Topic:   FOREIGN EOLICY
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?

Some hon. MEMBERS:

No.

Topic:   FOREIGN EOLICY
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?

Some hon. MEMBERS:

Go ahead.

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LIB

Walter Edward Foster (Speaker of the Senate)

Liberal

Mr. SPEAKER:

The hon. member has already had the advantage of about four minutes additional.

Topic:   FOREIGN EOLICY
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CCF

Abraham Albert Heaps

Co-operative Commonwealth Federation (C.C.F.)

Mr. HEAPS:

The Minister of Justice had the advantage of almost half an hour.

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LIB

Walter Edward Foster (Speaker of the Senate)

Liberal

Mr. SPEAKER:

The hon. member cannot continue unless he has the unanimous consent of the house.

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?

Some hon. MEMBERS:

Agreed.

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CCF

James Shaver Woodsworth

Co-operative Commonwealth Federation (C.C.F.)

Mr. WOODSWORTH:

I thank the house for their courtesy. The Minister of Justice objected to the use of force by the league.

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LIB

Ernest Lapointe (Minister of Justice and Attorney General of Canada)

Liberal

Mr. LAPOINTE (Quebec East):

My hon. friend said I put words into his mouth. I have the reference before me; it is page 239 of Hansard. That is what he advocated, to give armaments to the league to enforce its decisions.

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CCF

James Shaver Woodsworth

Co-operative Commonwealth Federation (C.C.F.)

Mr. WOODSWORTH:

This is my position; I have said that personally I do not believe in the exercise of force in international affairs. I have said that I did not think the building up of our armies was the way to promote peace, but I have realized that our governments are not travelling in that direction. Under the circumstances it would be a decided step forward if we could have collective security instead of attempted security by the exercise of power on the part of individual nations. That was my point, and in substantiation of that I should like to

Foreign Policy-Mr. Woodsworth

read this paragraph by Mr. H. N. Brailsford, in his pamphlet Towards a New League, pages 58 and 59:

The Genevan idea that one can allow history to run on by its own uncoordinated motions, and then pull oneself up from time to time to arbitrate a "dispute"-this is thinking too obsolete for serious discussion...

What statesman of mature mind and ripe experience will undertake to give us peace, unless he can control such fundamental economic happenings? There are, of course, "disputes" that can be handled on police court lines- the Corfu affair was nothing more. But every major dispute demands planning and legislation on a wide international scale. If we mean to forbid the Japanese to conquer Manchuria, to fend off the Italians from Ethiopia, and to divert the Germans from an adventure at Russia's expense, we must have the authority and the intelligence to meet in other ways their problems of markets, capital investment, raw materials, and population. It is not enough to tackle these problems by improvisation after the dispute has arisen, as the league tried to do in the Lytton report and the Paris terms of August. Tliose were attempts to buy off the aggressor by a compromise at the sole expense of China and Abyssinia. That is not the way to do it. The only civilized way is by authoritative planning, which will assure to every nation the facilities indispensable in the modern world for an economic life geared to the highest attainable standard. This it must do for all, and not merely for such powers as are strong enough and egoistic enough to make a dangerous fuss. It must do it steadily, the world over, and not spasmodically at the expense of selected victims. This means more than the holding from time to time of an economic conference, whose recommendations can have no effect, until a miscellaneous horde of governments afterwards separately ratifies them. It means, in plain words, federal government, with a general staff for economic planning, and a strong executive responsible to a democratic legislature, that can enact its measures by majority vote.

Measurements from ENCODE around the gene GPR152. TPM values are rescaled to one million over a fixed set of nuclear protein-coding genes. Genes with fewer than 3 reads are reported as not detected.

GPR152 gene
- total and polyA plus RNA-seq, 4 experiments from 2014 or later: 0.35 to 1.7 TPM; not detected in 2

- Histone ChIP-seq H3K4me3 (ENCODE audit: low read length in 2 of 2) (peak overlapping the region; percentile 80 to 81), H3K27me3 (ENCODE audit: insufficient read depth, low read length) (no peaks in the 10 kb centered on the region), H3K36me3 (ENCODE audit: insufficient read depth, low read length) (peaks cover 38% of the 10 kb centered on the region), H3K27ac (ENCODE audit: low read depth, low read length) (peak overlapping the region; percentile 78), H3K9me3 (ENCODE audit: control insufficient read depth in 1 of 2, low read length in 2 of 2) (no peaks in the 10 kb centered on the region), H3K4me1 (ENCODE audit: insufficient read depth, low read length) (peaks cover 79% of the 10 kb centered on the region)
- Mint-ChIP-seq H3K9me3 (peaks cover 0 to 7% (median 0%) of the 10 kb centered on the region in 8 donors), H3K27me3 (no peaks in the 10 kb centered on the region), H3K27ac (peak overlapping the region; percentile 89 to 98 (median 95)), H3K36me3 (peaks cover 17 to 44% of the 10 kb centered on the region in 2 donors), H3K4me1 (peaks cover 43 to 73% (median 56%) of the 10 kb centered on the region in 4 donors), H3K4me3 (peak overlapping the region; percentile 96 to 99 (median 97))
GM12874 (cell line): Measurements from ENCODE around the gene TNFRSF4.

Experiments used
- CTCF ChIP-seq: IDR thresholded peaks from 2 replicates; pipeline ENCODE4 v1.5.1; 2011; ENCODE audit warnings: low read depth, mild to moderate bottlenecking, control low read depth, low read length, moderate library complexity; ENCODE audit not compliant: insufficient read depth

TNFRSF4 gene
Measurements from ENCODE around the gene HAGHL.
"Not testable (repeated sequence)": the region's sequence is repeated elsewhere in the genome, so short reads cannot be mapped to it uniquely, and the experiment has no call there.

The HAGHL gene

This afternoon we heard the Minister of Justice (Mr. Lapointe) quote President Roosevelt as to the horrors of the next war. We all realize at least something of what those horrors might be. I simply ask that this house, as a group of reasonable people using the same methods, which, I think, they would employ in their private affairs, should seriously consider whether there is no other way of bringing about peace than by beginning to travel the road which, throughout the years, inevitably has led to disaster.

Motion negatived on division.

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MOTION FOR PAPERS

MONT-LAURIER, QUEV POSTMISTRESS

LIB

Maurice Lalonde

Liberal

Mr. LALONDE:

For a copy of all correspondence, letters, evidence, reports and other documents in the possession of the Post Office Department, relating to an investigation conducted by the said

[ Mr. Woodsworth.1

department at Mont-Laurier in August, 1936, in connection with a charge made against the postmistress of Mont-Laurier.

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Subtopic:   MONT-LAURIER, QUEV POSTMISTRESS
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WAR MEASURES

February 4, 1937